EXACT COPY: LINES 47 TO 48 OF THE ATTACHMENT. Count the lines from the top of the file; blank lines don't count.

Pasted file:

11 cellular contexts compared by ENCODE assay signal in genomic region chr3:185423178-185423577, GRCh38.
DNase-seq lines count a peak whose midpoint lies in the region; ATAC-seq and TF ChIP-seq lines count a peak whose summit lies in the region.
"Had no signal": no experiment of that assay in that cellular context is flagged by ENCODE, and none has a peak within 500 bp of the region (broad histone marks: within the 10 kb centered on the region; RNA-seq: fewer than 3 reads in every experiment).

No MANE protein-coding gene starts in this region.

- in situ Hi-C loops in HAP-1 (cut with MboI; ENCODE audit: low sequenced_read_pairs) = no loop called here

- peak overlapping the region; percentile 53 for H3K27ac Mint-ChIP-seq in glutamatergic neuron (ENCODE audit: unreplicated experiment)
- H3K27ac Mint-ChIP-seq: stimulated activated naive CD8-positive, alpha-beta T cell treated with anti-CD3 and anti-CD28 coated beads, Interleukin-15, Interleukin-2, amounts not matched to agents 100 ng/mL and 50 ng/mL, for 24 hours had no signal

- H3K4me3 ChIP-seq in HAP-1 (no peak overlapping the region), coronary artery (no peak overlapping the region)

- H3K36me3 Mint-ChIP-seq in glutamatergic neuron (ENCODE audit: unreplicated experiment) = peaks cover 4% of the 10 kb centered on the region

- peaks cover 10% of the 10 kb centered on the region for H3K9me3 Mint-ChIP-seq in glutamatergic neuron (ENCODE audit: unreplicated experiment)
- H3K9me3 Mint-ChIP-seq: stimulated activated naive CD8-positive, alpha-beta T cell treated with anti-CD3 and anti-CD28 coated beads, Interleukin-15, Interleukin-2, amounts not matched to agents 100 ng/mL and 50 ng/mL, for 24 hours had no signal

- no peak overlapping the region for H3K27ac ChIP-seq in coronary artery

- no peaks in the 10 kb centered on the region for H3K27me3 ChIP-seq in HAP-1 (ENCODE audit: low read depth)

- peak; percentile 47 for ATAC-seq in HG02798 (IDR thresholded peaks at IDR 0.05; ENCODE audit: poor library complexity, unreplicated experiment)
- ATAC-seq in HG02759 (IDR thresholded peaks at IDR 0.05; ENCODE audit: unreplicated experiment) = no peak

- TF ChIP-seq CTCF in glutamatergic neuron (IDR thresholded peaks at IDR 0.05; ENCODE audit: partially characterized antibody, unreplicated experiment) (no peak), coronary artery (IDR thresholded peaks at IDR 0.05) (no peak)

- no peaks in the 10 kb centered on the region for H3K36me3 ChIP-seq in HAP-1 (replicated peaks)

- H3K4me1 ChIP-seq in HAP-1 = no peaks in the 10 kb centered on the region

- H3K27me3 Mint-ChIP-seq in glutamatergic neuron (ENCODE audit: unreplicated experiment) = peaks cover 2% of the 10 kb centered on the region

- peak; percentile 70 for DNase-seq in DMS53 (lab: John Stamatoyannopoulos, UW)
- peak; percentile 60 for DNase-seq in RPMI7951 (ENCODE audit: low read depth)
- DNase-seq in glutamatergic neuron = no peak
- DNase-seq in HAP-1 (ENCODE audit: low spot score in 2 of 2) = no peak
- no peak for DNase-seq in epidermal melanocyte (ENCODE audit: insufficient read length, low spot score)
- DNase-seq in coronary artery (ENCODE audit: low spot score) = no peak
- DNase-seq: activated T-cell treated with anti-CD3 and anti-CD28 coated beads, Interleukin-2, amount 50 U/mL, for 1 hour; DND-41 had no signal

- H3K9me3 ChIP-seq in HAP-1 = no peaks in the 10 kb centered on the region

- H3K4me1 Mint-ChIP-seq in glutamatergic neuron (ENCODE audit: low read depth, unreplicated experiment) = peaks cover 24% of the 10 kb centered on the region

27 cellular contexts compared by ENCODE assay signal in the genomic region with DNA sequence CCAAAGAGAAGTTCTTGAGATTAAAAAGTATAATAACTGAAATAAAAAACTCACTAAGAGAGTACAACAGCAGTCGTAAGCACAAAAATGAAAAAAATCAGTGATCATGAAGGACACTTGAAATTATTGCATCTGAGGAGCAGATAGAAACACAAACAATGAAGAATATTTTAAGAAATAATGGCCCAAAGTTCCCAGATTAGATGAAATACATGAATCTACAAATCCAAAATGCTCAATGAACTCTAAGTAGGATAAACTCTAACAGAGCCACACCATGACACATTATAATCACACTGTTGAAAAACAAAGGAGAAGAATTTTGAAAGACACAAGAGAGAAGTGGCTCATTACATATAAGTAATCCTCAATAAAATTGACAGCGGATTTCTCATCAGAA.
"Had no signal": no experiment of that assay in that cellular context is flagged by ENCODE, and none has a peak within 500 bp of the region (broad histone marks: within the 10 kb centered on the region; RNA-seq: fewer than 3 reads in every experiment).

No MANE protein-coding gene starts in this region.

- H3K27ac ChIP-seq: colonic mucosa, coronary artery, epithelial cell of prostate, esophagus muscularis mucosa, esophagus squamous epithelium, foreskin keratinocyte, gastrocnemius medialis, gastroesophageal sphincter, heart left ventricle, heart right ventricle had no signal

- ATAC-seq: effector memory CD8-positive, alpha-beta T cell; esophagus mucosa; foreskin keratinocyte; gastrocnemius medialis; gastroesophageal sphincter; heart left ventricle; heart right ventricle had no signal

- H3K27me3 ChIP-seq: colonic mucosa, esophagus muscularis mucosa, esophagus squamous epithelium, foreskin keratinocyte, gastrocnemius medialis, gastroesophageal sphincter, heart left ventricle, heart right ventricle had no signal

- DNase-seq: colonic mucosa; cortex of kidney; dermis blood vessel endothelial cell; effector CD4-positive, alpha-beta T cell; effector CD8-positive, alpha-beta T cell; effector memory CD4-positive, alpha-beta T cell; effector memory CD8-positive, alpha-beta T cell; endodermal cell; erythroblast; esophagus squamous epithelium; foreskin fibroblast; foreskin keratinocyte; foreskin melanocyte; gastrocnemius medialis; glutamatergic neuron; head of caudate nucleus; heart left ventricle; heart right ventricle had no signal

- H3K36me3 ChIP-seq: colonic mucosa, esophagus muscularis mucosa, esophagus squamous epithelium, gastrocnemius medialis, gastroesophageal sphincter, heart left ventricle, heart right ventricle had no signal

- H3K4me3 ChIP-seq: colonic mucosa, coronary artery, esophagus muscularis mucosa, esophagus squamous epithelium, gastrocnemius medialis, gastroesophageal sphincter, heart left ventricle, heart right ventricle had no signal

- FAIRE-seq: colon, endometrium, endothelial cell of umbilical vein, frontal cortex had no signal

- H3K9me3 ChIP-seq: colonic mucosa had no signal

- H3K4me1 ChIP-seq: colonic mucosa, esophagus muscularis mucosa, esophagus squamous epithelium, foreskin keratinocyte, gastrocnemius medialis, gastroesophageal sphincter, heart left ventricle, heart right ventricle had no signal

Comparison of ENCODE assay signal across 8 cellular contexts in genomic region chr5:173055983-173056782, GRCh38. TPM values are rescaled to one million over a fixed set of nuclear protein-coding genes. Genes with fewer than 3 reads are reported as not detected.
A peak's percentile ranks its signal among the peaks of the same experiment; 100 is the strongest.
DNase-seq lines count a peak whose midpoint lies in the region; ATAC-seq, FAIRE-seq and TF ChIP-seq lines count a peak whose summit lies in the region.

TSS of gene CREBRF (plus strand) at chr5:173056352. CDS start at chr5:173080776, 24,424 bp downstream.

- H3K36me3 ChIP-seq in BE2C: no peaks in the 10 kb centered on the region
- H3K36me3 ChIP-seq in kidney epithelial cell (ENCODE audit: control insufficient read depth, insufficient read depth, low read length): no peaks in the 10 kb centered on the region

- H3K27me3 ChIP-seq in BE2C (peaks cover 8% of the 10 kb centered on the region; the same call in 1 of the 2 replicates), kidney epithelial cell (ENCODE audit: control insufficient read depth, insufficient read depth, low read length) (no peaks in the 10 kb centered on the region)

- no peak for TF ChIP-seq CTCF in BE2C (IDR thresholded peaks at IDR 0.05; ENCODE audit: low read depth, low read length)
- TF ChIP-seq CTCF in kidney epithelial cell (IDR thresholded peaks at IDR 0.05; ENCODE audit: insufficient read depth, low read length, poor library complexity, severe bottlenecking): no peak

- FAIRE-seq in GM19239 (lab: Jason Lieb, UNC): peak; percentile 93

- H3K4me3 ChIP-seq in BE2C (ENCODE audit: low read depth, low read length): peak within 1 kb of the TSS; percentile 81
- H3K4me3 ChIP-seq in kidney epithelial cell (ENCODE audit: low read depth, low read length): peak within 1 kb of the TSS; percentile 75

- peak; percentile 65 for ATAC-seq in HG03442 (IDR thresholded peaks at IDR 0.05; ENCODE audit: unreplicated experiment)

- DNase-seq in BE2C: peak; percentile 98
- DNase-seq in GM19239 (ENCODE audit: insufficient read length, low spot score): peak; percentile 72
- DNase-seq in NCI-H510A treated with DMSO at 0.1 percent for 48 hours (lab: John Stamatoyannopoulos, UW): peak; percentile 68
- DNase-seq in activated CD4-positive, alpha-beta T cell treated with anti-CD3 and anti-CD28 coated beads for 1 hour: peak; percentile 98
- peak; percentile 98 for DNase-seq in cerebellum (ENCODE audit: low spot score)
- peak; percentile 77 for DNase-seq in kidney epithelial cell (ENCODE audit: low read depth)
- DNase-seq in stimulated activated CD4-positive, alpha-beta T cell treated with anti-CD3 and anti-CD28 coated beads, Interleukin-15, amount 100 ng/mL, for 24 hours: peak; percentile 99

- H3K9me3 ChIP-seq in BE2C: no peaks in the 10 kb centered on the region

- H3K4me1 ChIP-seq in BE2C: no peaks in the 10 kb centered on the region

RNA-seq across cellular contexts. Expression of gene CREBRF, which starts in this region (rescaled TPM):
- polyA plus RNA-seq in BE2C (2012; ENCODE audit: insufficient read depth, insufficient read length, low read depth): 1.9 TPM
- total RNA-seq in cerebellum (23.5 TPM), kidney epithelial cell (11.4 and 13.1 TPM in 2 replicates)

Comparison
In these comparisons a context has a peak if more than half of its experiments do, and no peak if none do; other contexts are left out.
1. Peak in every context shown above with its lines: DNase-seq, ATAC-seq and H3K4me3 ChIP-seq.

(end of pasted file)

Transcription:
- H3K27me3 ChIP-seq in BE2C (peaks cover 8% of the 10 kb centered on the region; the same call in 1 of the 2 replicates), kidney epithelial cell (ENCODE audit: control insufficient read depth, insufficient read depth, low read length) (no peaks in the 10 kb centered on the region)

- no peak for TF ChIP-seq CTCF in BE2C (IDR thresholded peaks at IDR 0.05; ENCODE audit: low read depth, low read length)